The Consulting Legitimacy Cycle: 4+ years to 2 weeks

Four years ago this month, I wrote “The Consulting Legitimacy Cycle,” a post about cycling between predominantly consulting/training and predominantly in-team software development. At the time I’d been consulting for about 15 months, and was pondering when I might next return to full-time development.legitimacy

It turns out that the answer was “a little more than a year.” I signed on to Outpace Systems as a remote developer in August 2013, and wound down my other engagements to be fully engaged with Outpace by the end of the year. Thus after about 2 and a half years on the consulting side of the cycle, I switched to the development side, where I would spend almost 2 and a half years.

Outpace would turn out to be the biggest challenge I’d had in a long time: a pile of new technologies with which I had little familiarity kept me under water for at least the first six months. I’ll be honest and blunt: I felt like an idiot for a half year.

During those first six months at Outpace, I would bounce virtually every day or every other day to something completely different. It kind of works when pairing… but it sure takes a long time to ramp up on something! We began to replace Ruby with Clojure a couple months in, which was great. But when you code in a new language for a day, and then don’t touch it for a week, it takes a long time to get proficient. At maybe a day a week, it took me six months before I began to feel reasonably comfortable in Clojure.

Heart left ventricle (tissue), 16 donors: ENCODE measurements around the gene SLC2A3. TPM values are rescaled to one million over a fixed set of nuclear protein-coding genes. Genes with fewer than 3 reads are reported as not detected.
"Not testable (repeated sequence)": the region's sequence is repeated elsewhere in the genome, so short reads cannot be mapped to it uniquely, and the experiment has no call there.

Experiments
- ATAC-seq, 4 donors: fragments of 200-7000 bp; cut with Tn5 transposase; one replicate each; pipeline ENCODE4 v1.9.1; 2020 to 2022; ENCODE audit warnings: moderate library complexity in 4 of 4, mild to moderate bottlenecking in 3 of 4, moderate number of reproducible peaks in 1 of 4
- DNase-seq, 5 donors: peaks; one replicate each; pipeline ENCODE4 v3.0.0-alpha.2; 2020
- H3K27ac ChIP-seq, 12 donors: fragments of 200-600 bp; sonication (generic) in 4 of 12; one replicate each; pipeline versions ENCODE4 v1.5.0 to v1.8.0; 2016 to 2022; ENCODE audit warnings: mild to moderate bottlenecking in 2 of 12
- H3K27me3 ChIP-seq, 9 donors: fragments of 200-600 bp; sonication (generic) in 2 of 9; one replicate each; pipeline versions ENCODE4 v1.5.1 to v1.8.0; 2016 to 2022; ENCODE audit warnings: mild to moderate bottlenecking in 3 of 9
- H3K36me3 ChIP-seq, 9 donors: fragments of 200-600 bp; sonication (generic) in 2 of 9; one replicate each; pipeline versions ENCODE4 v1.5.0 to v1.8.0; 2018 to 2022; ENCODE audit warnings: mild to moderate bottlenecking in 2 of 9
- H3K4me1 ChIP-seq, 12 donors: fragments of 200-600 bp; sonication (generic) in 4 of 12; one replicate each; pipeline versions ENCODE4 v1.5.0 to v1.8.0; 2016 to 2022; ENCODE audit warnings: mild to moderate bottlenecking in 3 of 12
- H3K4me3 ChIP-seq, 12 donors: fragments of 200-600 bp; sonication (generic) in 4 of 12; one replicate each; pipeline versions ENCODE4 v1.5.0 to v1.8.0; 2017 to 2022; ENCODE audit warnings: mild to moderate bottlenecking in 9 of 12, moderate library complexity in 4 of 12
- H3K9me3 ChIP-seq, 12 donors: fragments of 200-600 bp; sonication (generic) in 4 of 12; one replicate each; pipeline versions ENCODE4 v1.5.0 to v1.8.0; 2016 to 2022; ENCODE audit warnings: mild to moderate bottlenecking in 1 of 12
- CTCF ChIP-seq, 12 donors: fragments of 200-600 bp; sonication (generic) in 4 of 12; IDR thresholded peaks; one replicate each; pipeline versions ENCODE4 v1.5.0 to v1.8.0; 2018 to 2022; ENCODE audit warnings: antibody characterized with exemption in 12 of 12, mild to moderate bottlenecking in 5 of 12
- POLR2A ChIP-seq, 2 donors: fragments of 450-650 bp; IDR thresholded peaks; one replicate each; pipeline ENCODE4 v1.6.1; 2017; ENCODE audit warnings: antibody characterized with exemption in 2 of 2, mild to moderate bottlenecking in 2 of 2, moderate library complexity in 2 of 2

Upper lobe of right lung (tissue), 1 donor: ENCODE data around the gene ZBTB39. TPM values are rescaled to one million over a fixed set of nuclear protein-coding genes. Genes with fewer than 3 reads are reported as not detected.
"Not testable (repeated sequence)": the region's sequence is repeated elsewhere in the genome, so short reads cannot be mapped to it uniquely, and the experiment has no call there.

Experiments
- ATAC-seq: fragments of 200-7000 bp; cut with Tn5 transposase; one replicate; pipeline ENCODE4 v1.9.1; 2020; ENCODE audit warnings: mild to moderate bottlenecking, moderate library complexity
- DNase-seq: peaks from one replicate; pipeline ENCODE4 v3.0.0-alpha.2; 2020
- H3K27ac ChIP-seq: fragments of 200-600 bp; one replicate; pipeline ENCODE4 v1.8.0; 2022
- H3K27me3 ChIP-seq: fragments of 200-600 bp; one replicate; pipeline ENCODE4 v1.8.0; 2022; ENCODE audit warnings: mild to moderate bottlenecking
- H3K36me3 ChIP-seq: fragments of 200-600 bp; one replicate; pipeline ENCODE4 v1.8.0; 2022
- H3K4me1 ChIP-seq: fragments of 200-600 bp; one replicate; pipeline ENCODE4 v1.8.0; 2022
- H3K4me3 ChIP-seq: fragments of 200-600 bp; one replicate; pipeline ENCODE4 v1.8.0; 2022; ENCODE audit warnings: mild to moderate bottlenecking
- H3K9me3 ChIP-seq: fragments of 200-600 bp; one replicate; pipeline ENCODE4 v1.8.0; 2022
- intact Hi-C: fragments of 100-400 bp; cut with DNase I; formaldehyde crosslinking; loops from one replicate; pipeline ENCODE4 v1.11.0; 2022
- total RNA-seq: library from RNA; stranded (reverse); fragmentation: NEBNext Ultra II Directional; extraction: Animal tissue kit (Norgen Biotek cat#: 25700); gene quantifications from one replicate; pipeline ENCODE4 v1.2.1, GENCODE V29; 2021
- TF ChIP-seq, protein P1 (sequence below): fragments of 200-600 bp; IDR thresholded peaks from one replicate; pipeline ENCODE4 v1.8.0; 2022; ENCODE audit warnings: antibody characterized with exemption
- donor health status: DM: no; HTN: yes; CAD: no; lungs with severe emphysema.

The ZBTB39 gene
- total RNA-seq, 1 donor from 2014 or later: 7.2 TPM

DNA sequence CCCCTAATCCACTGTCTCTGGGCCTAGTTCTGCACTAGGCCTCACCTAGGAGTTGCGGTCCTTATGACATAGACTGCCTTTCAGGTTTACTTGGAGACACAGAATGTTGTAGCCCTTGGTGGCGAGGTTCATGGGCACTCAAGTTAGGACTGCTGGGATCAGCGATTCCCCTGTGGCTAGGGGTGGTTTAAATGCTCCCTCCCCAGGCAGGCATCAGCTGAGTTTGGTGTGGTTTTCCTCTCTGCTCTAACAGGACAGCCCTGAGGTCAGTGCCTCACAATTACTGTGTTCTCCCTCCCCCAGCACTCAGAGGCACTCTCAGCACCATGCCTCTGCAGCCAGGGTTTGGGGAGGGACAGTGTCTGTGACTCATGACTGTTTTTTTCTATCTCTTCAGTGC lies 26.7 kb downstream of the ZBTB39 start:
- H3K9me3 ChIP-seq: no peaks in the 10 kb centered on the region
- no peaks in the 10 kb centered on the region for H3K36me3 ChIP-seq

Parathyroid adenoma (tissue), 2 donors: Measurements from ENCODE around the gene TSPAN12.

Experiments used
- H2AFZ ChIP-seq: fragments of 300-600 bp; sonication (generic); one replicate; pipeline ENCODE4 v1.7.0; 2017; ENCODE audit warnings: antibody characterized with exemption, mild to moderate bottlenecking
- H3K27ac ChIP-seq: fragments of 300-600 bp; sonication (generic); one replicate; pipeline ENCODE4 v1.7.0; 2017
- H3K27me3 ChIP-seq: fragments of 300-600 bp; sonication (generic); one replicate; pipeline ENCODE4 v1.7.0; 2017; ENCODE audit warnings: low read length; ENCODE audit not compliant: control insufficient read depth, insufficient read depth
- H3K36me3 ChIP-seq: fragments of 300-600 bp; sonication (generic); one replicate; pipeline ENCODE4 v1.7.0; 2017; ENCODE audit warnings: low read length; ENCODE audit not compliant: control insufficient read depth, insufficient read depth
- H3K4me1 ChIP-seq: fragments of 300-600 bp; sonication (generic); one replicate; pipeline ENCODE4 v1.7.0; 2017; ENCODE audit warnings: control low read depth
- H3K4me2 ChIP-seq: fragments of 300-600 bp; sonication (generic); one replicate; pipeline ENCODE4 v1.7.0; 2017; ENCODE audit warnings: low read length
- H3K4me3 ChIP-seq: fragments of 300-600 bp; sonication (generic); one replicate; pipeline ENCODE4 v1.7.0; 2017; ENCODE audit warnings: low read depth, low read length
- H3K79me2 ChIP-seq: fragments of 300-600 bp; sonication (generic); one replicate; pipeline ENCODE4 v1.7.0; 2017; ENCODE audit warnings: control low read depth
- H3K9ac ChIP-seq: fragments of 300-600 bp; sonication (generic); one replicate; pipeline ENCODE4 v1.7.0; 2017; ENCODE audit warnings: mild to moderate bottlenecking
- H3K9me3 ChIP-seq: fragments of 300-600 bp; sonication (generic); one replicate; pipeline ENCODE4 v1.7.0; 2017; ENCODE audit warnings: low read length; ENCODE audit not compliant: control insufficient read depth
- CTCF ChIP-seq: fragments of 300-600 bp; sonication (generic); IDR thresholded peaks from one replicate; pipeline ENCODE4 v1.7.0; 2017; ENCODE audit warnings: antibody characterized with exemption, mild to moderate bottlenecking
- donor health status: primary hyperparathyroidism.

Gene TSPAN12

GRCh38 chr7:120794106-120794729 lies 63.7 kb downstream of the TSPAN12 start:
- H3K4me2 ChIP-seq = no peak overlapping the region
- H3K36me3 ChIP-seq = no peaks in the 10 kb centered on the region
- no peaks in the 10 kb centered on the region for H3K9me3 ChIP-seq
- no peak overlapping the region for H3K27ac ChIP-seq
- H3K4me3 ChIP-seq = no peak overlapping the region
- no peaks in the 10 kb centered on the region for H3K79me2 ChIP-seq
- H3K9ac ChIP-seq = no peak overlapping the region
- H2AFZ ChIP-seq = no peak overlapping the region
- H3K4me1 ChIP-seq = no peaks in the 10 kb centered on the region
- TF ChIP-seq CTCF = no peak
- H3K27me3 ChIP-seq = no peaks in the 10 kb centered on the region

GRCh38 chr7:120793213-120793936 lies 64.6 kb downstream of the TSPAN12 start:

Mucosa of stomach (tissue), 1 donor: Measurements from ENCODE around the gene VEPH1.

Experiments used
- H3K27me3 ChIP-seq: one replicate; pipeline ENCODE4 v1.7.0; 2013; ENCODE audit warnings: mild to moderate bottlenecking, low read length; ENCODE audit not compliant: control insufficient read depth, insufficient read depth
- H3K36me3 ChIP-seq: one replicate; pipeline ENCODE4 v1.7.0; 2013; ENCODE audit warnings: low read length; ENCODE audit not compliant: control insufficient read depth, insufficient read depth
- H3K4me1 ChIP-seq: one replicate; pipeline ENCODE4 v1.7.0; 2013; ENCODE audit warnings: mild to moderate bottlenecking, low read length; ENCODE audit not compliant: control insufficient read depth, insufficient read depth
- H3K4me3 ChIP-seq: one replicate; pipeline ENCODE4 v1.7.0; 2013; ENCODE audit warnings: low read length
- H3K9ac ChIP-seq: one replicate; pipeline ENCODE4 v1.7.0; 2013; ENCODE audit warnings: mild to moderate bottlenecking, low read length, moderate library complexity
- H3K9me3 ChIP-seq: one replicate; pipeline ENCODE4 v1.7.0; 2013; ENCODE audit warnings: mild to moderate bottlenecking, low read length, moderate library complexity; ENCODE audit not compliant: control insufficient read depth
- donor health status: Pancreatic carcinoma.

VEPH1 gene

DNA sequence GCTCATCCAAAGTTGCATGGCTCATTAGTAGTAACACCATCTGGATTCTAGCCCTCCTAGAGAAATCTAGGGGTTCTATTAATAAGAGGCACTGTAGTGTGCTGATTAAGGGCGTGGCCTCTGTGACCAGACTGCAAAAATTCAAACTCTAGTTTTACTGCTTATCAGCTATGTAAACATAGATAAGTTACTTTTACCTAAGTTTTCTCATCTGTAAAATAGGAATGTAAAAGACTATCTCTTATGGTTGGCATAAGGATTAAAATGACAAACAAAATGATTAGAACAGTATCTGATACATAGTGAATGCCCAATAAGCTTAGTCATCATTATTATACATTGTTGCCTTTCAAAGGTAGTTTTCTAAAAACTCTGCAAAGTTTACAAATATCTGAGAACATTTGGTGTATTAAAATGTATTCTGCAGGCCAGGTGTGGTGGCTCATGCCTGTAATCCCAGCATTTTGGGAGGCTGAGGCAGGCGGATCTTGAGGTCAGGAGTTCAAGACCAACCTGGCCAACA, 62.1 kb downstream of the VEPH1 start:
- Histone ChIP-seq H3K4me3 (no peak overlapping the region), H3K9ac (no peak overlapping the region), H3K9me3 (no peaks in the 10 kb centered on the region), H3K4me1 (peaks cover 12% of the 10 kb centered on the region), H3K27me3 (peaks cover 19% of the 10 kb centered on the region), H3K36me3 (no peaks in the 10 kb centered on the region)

(Among the bigger learning curve elements: using a Mac daily for the first time, the sheer hell of learning Emacs for someone with a solid preference for vim, and for the longest time, a New Library of the Week. See “Surviving Chaos With Pairing” for the complete list of technologies.)

The upside: I picked up a pile of skills and an updated understanding of the daily feeling of being a real team member, as opposed to experiencing it from the outside as a consultant/coach/trainer. And the regular success we had in delivering software to happy customers lends a lot of credibility to what I learned about process and technique.

I’m convinced that my regular cycling back into “real” development is what helps me relate so well to teams I work with as a coach. They can tell if you really appreciate and understand what their daily life is like.

The downside: the business languishes. I managed to sneak in a few short engagements (mostly training) each year by using vacation. But I was too swamped to invest much energy otherwise: I wrote only a single blog post in two years, my web site started to crumble a bit (and continued to look increasingly outdated), I didn’t tweet much, and most other forms of outreach to customers, existing or potential, languished.

In February of this year, I chose to re-start Langr Software Solutions based on the financial assurance of a regular bi-weekly gig that should last until the end of the year. This time around, I decided that continuing to help deliver real software was going to be in important aspect of sustaining the viability of the business as well. As such, I chose to continue providing services to Outpace, and I’m also seeking to close a freelance development gig.